Another aspect of planning is prioritizing. At the Service Office we receive many foreign visitors, they often represent funding agencies. These visitors are very interested in learning what the priorities of the environmental movement in Poland are. Unfortunately, not only is there no list of national priorities, it is hard to find any NGOs that have a clear, written list of organizational priorities. This deficiency makes planning very difficult. Organizations that have developed a mission statement, goals and a list of priorities can easily decide if specific activities fall within their domain. Without these tools programs are undertaken in a haphazard fashion. Although these happenings may be individually successful, they often detract from the efficiency of the organization and thus in the long run, they make the organization less powerful. This problem is often exasperated by foreign funding sources, that have the tendency to earmark funds for specific activities. This will often force organizations into undertaking an activity, so that they can access the much needed funds. These activities may have nothing to do with the organization's priorities, and may also require a great deal of time to complete. This drains the energy of the members and weakens the organization. In the long run, it is better for an organization to set priorities and remain focused on these, even if this means turning down opportunities to receive money for unrelated projects. Besides, it is possible that there is an organization that has the earmarked program as one of their priorities, this organization should be more qualified and motivated to complete the task. It is better to refer funding agents to the most qualified grantee, as it will be the most effective use of limited resources. This may seem like a sacrifice, but in reality it should strengthen the environmental network, if we share a resource with our neighbor, next time they may do the same for us. Cooperation will bring us closer the main goal that the entire environmental movement shares, that is to save the earth.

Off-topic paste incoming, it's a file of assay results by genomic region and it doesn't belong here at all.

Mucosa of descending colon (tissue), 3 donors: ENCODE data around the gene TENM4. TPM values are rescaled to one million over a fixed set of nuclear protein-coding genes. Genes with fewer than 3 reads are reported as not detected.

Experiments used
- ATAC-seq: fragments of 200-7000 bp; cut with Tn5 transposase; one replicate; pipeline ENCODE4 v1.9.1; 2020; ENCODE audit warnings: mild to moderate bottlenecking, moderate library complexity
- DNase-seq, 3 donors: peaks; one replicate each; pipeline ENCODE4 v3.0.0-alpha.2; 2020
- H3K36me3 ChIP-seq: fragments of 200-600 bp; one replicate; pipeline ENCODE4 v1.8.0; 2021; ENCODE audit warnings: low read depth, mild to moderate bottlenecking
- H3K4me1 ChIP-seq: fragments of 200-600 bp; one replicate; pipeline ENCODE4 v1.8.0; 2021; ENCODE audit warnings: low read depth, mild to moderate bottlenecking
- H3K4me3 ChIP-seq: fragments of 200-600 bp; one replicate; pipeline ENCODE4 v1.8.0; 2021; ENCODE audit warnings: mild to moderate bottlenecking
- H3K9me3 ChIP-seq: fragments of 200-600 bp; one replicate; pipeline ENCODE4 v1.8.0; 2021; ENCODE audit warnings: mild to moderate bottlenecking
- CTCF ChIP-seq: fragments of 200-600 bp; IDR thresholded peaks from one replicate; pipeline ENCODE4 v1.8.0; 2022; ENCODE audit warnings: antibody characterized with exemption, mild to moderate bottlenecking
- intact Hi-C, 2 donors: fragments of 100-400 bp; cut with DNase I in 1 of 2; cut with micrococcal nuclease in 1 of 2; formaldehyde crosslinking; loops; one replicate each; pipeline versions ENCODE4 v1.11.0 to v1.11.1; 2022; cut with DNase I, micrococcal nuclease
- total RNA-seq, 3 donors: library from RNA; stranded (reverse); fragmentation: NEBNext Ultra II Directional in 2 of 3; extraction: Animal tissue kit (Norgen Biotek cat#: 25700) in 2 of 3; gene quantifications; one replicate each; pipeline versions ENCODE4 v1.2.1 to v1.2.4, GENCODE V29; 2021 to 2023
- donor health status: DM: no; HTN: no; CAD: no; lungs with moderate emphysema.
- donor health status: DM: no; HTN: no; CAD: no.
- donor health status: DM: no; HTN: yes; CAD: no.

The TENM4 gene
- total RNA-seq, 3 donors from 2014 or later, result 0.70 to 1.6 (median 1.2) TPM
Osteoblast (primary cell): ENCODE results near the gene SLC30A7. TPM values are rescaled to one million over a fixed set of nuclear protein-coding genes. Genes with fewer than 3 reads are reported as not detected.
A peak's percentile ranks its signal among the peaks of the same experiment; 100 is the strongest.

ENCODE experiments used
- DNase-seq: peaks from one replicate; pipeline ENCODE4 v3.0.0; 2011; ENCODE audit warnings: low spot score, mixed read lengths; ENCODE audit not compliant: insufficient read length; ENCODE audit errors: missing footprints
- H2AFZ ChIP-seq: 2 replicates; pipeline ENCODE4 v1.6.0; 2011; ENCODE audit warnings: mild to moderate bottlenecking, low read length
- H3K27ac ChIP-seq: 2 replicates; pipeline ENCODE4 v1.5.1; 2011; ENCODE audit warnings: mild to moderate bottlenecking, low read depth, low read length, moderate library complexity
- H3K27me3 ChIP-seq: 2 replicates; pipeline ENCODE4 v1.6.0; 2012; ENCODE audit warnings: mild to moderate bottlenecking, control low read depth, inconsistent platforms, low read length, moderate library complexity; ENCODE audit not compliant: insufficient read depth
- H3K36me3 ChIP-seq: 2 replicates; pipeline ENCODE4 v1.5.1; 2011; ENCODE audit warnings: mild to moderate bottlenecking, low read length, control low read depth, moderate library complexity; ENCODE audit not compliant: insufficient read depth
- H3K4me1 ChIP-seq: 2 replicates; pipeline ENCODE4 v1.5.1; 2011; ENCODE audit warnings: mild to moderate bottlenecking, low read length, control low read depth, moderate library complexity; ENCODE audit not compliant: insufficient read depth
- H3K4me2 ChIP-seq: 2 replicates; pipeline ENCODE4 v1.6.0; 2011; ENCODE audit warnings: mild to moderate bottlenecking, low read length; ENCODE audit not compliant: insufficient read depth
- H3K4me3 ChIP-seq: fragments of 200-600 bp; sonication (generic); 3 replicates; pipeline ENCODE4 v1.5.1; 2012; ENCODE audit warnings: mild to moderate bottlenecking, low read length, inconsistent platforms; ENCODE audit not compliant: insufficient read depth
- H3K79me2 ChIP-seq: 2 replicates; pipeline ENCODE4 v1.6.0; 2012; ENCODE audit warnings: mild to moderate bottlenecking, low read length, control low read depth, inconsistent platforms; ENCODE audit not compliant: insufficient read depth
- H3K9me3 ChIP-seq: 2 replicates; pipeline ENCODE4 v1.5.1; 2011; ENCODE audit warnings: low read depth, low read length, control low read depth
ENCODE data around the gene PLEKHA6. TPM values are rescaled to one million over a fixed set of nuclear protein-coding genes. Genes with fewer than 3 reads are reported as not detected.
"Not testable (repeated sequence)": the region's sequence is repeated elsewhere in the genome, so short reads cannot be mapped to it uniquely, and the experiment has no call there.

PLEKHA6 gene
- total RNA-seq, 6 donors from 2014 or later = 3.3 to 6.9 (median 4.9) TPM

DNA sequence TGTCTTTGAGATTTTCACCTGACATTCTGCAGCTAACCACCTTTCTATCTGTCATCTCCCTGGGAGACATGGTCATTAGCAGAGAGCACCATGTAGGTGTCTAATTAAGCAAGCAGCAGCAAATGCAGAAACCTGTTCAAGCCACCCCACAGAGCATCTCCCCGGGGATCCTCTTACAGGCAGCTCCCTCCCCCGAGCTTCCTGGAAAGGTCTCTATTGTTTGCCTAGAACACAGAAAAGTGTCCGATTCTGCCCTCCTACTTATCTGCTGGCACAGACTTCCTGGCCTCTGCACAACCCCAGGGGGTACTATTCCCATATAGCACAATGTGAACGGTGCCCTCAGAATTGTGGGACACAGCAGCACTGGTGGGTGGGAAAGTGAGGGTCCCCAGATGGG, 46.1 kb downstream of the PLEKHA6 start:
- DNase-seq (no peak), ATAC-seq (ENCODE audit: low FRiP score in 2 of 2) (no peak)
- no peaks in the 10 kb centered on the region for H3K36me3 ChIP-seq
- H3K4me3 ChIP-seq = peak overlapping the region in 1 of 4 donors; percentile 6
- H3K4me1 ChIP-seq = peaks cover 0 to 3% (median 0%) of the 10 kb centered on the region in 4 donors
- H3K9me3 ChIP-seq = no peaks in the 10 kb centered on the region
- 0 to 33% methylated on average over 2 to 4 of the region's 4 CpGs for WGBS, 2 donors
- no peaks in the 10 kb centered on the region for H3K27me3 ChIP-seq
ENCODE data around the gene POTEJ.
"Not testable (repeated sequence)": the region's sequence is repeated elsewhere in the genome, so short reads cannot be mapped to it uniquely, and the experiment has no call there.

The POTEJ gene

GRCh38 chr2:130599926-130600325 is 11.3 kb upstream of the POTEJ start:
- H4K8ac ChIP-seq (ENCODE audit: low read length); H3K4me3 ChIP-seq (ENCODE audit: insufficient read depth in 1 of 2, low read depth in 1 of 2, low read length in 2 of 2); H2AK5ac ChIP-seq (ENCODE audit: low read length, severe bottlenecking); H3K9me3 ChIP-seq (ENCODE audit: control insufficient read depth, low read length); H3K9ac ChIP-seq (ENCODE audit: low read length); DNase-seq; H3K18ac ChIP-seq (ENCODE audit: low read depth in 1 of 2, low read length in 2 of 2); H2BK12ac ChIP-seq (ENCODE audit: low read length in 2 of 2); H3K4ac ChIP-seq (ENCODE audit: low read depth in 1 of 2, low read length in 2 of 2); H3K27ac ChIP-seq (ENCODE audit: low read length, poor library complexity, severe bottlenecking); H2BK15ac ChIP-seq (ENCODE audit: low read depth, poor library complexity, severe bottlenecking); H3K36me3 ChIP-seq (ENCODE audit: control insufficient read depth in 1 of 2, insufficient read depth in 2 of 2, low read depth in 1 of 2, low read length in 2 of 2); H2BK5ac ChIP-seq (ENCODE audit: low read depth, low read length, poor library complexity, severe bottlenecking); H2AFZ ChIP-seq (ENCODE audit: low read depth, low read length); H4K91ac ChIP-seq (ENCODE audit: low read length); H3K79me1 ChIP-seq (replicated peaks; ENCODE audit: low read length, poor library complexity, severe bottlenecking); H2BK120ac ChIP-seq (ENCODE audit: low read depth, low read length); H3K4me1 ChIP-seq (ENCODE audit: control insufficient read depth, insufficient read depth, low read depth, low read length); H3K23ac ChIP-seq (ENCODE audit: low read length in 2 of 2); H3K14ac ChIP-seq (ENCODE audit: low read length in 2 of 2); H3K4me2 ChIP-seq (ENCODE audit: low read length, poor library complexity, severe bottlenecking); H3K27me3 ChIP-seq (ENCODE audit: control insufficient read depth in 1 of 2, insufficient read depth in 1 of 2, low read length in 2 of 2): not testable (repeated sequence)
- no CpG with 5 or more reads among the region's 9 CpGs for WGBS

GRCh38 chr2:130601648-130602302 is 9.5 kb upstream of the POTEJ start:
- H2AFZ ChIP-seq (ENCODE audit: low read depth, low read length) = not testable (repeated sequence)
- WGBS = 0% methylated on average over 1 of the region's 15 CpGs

Planning is also often hampered by a lack of structure. In small, focused organizations relaxed structure is often more comfortable. However, as groups grow in size and scope, a lack of structure is very tedious. For example, meetings, if there are ten people at a meeting and each has their own agenda, the meeting will become very long, tempers may flare if one person dominates the conversation, then no one listens to the other members and the result is a very unsuccessful meeting and wasted time for ten people. I have seen many meetings that have had this unfortunate fate. This can easily be fixed with some simple planning. Before the meeting, a moderator should be chosen and a schedule should be written. The moderator should be honored by each of the members, but they should also be careful not to be biased. Usually it is a good idea if the moderator does not vote or voice opinions. The schedule should be followed very closely so that one issue is finished at a time. During the meeting careful notes should be taken and then a summary should be compiled for the next meeting, this will assure that no topics or tasks are missed, it is also a good way to make sure that tasks have been completed on a timely basis. This structure may seem like a lot of extra work, but it definitely saves time. Recently a group of 25 students tried out this style, they were able to have very successful, organized meetings that lasted only an hour an a half. They were very satisfied with the results.